Monday, June 13, 2016

On "The Muslim Silence on Gay Rights"

People in the West know that there is a need, nay a political necessity, for articles and books about the universal Muslim problem, that many Muslims are eager to join in with contributions that merely echo what is said by non-Muslims about Muslims.  But when Muslims say it, or even those who refer to themselves as "former Muslims", it attains false credibility.  Look at this article in the New York Times hours after the shooting in Orlando.  

1) with 1.6 billion Muslims of the world, there is really not much usefulness in analysis about Islam and Muslims.  (I am reading Shahab Ahmed's new book, What is Islam by Princeton University Press, and he wonders whether the label of Islamic carries meaning even from a scholarly point of view).  How could one speak about Muslims without regard to geography, social class, and nationality.  How could one not make distinctions between Arab Islam versus non-Arab Islam, between Islam in Beirut or even South Lebanon and Islam in the tribal areas of Pakistan.  There are communities of gay people in most cities of the Arab world, for example.  As one gay relative once told me (and he lived in Lebanon, London, and San Francisco): in the Arab world, you are mocked, and in the West you meet people who want to bash your head.  He recounted how he encountered people with homophobic aggression which he never encountered back home.  The crazy homophobia of the shooter in Orlando is home grown homophobia.  In Beirut you can be Muslim born and have open gay or lesbian relationships.  And this is not entirely unique to Beirut anymore.  

2) The writer of this article must be confined to Islamic-oriented individuals on social media.  On Arab social media, support for gay and lesbian rights is not taboo anymore and has not been a taboo for many years now.  Yes, there is an intense debate about gay and lesbian rights, but there is no one point of view, and there is no one dominant view.  In fact, among the intellectual elite, there is now accepted support for gay and lesbian rights.  The writer of the article must be stuck on conservative and religious pages of people.  Whenever I post something in Arabic supportive of gay and lesbian rights and anti-homophobic, there are still Middle East men who write in disagreement but there are also Middle East men and women who also write passionately in support.  But this the problem with Western writings about the Middle East: they don't carry the debate, and they don't bother to cover debates. It is more interesting and exotic--and certainly more prejudiced--to speak about a monolithic Arab world and a monolithic Islamic world.  There is one Arab and one Muslim.  Any discussion of diversity and debate deviates from the long established stereotypes about Arabs and Muslims.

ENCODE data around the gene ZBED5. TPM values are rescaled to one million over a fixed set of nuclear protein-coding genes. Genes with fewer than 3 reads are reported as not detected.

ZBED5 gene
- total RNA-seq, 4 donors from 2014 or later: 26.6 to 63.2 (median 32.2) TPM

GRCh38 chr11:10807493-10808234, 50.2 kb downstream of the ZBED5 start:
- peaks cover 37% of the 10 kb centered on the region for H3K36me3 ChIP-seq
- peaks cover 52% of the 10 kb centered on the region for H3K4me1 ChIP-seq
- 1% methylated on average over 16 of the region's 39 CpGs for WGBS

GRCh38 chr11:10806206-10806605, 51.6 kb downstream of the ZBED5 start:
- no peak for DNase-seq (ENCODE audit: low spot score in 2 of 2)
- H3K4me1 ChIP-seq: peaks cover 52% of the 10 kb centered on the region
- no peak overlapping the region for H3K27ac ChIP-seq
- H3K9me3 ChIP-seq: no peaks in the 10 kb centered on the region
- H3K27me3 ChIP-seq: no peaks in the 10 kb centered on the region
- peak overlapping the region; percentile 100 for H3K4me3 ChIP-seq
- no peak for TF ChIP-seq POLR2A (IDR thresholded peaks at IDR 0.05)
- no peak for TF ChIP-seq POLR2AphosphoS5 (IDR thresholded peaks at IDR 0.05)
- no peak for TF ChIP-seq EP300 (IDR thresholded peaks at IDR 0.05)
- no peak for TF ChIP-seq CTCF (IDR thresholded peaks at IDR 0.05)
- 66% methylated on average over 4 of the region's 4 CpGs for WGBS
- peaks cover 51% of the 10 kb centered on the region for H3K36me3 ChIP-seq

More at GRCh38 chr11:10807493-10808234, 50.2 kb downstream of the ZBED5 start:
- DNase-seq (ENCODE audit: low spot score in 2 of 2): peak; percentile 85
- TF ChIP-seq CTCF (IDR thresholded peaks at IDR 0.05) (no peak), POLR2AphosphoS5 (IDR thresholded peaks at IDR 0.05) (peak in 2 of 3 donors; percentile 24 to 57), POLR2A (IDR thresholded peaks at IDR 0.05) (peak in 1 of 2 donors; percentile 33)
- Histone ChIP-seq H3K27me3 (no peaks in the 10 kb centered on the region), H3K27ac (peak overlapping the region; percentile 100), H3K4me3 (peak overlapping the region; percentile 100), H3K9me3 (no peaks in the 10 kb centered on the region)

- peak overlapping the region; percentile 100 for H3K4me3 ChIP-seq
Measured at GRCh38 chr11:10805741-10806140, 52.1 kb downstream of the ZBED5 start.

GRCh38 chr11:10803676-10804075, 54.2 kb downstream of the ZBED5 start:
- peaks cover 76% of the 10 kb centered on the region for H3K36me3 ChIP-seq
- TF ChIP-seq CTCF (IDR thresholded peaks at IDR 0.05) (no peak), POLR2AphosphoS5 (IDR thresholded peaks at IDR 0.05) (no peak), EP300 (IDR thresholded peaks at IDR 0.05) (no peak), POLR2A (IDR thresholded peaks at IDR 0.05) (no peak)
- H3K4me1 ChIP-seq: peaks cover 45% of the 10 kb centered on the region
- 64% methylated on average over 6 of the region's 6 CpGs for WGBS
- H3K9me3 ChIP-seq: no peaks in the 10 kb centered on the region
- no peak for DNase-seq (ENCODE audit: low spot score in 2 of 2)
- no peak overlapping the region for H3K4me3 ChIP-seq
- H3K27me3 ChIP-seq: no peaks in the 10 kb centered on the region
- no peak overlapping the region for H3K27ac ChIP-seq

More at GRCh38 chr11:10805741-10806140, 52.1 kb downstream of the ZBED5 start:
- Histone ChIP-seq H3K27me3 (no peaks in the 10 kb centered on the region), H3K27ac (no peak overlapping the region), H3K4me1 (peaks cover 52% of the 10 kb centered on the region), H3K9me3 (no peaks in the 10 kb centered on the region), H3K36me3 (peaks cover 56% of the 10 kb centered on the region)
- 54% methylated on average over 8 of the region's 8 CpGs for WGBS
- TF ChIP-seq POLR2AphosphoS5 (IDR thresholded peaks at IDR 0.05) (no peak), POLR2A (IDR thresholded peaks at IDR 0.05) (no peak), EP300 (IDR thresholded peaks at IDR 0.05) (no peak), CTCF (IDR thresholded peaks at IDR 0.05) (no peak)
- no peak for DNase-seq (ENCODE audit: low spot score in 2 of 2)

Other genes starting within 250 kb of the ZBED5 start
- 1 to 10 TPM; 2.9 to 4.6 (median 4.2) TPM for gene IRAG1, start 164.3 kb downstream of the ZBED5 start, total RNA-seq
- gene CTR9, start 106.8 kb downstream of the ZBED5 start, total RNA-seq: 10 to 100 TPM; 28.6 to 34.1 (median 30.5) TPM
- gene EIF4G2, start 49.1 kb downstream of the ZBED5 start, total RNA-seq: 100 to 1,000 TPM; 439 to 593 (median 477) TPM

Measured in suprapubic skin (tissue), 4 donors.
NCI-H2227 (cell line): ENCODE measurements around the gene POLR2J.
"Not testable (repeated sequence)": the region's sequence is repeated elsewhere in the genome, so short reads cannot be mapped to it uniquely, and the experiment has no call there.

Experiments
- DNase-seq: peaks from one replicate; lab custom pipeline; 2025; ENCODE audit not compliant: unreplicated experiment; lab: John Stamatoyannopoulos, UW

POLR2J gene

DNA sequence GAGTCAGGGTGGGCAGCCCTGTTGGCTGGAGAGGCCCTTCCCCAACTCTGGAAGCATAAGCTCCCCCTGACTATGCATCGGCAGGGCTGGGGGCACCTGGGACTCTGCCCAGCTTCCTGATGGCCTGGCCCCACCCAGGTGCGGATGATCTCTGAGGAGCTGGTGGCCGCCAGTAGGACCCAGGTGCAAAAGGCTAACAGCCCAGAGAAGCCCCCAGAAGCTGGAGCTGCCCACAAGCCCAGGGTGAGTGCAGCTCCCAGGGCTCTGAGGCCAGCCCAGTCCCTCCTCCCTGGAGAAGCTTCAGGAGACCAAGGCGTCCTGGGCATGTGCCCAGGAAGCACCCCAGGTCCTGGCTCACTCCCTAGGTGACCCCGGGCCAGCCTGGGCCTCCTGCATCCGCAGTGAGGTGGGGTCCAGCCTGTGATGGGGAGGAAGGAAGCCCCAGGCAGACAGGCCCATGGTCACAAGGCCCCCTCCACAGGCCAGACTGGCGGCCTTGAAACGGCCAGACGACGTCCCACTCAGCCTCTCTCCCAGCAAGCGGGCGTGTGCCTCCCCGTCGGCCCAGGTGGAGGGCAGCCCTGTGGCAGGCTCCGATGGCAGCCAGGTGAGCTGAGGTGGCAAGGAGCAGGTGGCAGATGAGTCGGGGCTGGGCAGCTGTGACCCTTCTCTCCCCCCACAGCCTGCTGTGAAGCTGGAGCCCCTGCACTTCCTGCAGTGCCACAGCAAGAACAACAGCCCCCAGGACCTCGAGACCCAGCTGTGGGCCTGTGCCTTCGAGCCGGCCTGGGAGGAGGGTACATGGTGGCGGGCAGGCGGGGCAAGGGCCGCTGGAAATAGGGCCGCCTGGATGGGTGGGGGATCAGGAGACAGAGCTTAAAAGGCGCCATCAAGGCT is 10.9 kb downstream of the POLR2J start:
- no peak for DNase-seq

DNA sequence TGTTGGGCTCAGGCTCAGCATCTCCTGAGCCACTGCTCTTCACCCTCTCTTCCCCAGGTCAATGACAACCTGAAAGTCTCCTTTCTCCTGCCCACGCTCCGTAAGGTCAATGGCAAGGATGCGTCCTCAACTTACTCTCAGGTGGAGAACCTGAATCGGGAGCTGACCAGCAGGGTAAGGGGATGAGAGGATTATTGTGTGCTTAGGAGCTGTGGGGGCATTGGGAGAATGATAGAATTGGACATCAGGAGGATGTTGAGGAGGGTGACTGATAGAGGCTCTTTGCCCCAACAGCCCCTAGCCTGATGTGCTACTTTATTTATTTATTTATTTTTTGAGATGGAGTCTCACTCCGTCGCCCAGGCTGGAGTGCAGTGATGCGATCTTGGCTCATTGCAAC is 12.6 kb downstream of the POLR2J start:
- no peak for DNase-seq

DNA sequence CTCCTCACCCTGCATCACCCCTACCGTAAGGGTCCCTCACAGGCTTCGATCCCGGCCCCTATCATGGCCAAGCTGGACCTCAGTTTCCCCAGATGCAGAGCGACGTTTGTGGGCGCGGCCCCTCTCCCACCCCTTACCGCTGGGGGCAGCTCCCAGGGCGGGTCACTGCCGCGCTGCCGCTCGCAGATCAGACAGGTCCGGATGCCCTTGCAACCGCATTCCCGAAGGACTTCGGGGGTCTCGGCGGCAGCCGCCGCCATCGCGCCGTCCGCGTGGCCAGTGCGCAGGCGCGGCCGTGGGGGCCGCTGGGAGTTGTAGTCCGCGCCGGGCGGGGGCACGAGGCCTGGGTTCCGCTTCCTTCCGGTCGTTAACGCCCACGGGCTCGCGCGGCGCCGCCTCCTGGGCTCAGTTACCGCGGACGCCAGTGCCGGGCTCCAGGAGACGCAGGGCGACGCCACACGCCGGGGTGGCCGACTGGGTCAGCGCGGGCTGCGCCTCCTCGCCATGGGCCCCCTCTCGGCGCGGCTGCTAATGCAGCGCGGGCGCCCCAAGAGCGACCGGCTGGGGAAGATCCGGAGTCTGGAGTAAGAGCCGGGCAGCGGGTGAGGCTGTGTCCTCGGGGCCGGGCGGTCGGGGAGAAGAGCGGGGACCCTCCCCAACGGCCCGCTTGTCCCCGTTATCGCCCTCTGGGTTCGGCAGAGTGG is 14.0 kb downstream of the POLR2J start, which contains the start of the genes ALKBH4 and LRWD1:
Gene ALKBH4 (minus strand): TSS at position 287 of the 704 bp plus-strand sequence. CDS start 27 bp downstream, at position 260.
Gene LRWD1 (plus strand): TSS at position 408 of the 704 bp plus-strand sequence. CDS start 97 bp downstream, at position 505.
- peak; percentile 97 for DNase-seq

3) Homophobia, like anti-Semitism, was nurtured and cuddled and sponsored with the Western church, and as a result those who speak homophonically among Arabs or Muslims merely reproduce Western homophobic statements or claims, just as Middle East anti-Semites (the most active among them happen to be active in local Middle East churches) also reproduce the anti-Semitic literature of Western anti-Semites. Not that there are no anti-gay elements in religion--or statement that can be interpreted as anti-gay by modern-day Western-influenced clerics of various religions, but there is no body of literature as there is in the West.  

4) Yet again, the infusion of fanatical and misogynistic elements into Islam, or what is being promoted and exported as Islam, is the work of Gulf regimes.  They are the ones who supply mosques and Islamic centers worldwide with the literature of hate and intolerance, and they do that under the eyes of Western governments and security agencies.  There is no debate that Gulf regimes (the so-called moderate Arab regimes) are the exporters and founders of the most fanatical brands of Islam.

5) the writer of this piece in the Times is comical here: "But for Muslims, this is also a moment to reflect more deeply on how we feel about living in a country where gay rights are central, where marriage equality is real and coexistence is the only way forward."  Which country is he talking about? US? Or some imaginary future republic of virtue? Is he implying here that there is a consensus in US, or even in the West, over issues like gay rights and marriage equality?  Or is he generalizing about the West (favorably) just as he is generalizing about Islam unfavorably?

6) Muslims are not silent but it is not their fault that the only voices you hear among them are either ISIS or the Gulf (and Jordan) potentates.